Life is a very funny thing. It's here one minute and gone the next. It's laughter and tears. It's hello and goodbye. We all hope that it will be long, but for some of us, it's cut short -- painfully short. My friend Alex "Stoska" Staroska committed suicide on November 29, 2010. It was a shock to everybody who knew and loved him. He was a seemingly happy guy. None of us were aware of the intense sadness lurking just under the surface of his smile.
Now, to be fair, I can't say I knew Alex all that well. We were in choir together and later on, summer school. We would sit and talk and not do our work in a tiny, freezing room of our high school. Our supervisor was often upset because we were never on task. Alex's complaint was that it was too quiet, so I'd let him borrow my iPod. Every day, he would "steal" it, usually with a remark about how often I updated my music library and a few suggestions of songs or artists I might like. When I first heard the news of Alex's passing, the first thought in my head was of our days in summer school. I was very upset, but I went to school the next day with dry eyes and a straight face.
This experience started November 30, 2010. I was in the school library, typing up a report. I was listening to my iPod, but only had one ear bud in. The library was dead quiet and nearly empty, but I still got that strange feeling that there was someone behind me. I assumed it was my teacher, but when I turned around to see what she needed, nobody was there. It happened a few more times, but I ignored it and kept working.
"Damn! You listen to some old music!"
I turned around to see who said that, but nobody was there. The area around me suddenly turned ice cold and my iPod began to shuffle through songs of its own free will. I was stunned to see song after song jump across the screen in quick succession. "Stoska...?" I mentally asked, trying my best to concentrate on my report. I heard a bitter laugh. My iPod paused momentarily on "Sugar Magnolia" by the Grateful Dead. "How's that for irony?" he asked derisively.
"Alex, what are you doing? You shouldn't be here, you should have crossed over."
"I don't want to." came his curt response. "Death...it's not all it's cracked up to be. It sucks, it really effing sucks. I have nowhere to go. Don't want to go home. Can't stand to hear people crying about me." he paused momentarily, "It's painful." I swore I heard his voice waver, as if he were about to cry.
I felt tears well in my eyes, but I fought them back. I had so many questions without answers, all which could be summed up into one simple word: "Why?"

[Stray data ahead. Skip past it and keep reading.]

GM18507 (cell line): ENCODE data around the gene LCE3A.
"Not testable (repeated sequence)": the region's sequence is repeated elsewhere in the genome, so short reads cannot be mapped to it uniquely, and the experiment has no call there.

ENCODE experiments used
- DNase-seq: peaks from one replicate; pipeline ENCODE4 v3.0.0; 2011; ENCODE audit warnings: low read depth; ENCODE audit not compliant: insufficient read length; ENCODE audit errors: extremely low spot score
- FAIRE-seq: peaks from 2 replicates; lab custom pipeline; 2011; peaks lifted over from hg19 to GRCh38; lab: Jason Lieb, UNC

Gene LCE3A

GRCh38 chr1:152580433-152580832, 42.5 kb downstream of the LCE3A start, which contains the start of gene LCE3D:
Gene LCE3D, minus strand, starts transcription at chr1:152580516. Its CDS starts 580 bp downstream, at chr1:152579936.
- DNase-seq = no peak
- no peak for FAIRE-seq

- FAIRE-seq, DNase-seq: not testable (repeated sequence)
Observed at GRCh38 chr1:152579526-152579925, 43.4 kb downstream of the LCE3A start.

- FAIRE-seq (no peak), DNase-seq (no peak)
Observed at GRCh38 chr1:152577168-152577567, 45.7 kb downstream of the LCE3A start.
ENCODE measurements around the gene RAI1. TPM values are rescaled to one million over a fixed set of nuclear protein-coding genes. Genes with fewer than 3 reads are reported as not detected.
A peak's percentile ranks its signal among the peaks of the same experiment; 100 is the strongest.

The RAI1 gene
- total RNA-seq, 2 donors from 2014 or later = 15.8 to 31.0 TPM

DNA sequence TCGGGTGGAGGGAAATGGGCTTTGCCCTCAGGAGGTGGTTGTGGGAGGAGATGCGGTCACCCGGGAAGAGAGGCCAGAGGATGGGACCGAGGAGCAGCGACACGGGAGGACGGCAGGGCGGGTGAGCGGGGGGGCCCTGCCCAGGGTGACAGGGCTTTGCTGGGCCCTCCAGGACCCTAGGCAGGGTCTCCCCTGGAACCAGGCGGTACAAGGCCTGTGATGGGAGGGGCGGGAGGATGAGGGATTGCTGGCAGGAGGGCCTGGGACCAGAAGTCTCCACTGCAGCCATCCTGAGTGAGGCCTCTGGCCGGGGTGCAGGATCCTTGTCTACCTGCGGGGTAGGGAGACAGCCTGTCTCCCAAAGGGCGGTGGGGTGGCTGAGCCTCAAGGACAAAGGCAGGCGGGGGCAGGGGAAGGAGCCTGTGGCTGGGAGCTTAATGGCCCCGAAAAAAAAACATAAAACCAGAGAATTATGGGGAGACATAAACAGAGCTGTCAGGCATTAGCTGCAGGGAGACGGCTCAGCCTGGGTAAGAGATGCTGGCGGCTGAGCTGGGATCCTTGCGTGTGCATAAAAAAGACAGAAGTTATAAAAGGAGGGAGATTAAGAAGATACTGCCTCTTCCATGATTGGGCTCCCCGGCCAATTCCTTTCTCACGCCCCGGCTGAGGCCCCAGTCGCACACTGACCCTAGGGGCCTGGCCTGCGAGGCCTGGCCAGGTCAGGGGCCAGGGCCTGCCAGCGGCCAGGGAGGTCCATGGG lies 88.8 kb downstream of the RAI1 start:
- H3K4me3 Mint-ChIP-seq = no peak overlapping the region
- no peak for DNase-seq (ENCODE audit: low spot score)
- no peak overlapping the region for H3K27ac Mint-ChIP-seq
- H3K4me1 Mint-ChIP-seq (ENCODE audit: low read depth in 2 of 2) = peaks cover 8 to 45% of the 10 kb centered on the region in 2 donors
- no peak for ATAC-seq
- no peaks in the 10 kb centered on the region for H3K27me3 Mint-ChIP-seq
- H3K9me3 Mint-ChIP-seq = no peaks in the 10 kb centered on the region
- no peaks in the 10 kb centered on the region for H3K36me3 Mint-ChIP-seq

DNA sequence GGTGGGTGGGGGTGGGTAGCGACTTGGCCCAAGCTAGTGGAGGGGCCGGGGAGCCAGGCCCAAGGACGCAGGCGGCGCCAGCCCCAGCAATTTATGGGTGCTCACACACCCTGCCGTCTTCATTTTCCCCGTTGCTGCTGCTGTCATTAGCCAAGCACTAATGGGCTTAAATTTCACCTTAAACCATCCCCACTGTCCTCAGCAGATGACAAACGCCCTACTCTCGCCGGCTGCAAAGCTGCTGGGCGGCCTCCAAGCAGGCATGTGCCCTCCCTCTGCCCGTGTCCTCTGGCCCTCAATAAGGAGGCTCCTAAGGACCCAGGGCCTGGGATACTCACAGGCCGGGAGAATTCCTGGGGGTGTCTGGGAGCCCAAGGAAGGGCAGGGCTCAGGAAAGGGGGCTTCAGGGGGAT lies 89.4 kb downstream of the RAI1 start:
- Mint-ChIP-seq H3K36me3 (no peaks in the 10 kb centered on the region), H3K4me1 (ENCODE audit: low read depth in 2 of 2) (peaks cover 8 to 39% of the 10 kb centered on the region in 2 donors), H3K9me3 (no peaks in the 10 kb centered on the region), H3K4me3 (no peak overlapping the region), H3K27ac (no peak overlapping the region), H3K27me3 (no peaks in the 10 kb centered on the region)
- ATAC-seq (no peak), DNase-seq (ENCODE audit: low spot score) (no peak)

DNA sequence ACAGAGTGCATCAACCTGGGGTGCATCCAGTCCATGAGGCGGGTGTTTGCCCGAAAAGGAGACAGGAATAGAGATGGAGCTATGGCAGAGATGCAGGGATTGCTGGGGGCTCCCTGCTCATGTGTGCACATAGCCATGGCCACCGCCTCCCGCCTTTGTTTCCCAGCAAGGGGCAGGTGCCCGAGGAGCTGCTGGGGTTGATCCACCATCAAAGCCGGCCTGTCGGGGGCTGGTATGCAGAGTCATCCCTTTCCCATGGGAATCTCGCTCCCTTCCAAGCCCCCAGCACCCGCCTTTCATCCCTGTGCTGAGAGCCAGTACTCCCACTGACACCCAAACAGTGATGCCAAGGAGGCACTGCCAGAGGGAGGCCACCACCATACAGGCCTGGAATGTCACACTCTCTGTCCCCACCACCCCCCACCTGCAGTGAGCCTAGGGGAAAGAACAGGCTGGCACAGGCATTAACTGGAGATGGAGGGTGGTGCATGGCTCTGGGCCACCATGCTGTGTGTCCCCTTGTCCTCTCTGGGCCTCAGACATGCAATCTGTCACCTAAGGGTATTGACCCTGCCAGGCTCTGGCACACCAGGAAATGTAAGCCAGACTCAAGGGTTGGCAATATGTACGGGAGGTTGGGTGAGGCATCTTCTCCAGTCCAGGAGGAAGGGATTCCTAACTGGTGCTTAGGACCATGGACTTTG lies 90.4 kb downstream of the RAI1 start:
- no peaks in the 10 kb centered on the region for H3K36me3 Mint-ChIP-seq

"Why?" he repeated darkly, "because I'm an idiot." My iPod stopped its erratic shuffling phase, landing on the song "Under the Bridge" by the Red Hot Chili Peppers. "Maybe this will explain it."
And with that, he was gone.
I didn't see high nor low of Alex until one day in mid-May. It was the Monday after prom, the notorious "senior skip day." I decided to follow tradition and not go to school. Instead of staying home and playing XBox like I very well could've, my boyfriend and I decided to go on a walk out of town. Our destination of choice was Dodge Hill, the place where Alex killed himself. On our walk down the hill, we were busy chatting away about this and that, not paying much attention to our surroundings. I happened to look up into the sky at one point and saw a massive eagle circling above.
"Holy crap Kiel, look at that eagle! It's huge!" I said, pulling my camera out of the pocket of my hoodie. I had tried to take several pictures, but the eagle always seemed out of reach. I shrugged and put my camera away, continuing my conversation with Kiel. However, the eagle continued to circle, flying just ahead of us, then back, circling, then flying ahead. I hadn't seen many wild eagles in my life, but I had a feeling this wasn't normal behavior. Every now and again, it would give a piercing cry, as if to urge us to walk faster.
Soon enough, Kiel and I began to approach the place where Alex killed himself. There's memorial there now; a metal cross bearing his name and date of birth and death. As we got closer, the eagle circled above us one last time before landing on the memorial cross. Kiel and I stopped in our tracks, just looking at it.
"It's a message." Kiel said shortly. I nodded in agreement. "What do you think he wants?" I asked. He shrugged and suggested we get closer. The eagle didn't move as we got closer, but at the last moment, took off into the sky. I pulled my camera out and took some pictures just before it circled above the cross, shot into the sky, and vanished into thin air. In retrospect, I believe the eagle was Alex's way of telling us he's alright. He left this world a troubled soul, but found peace on the other side.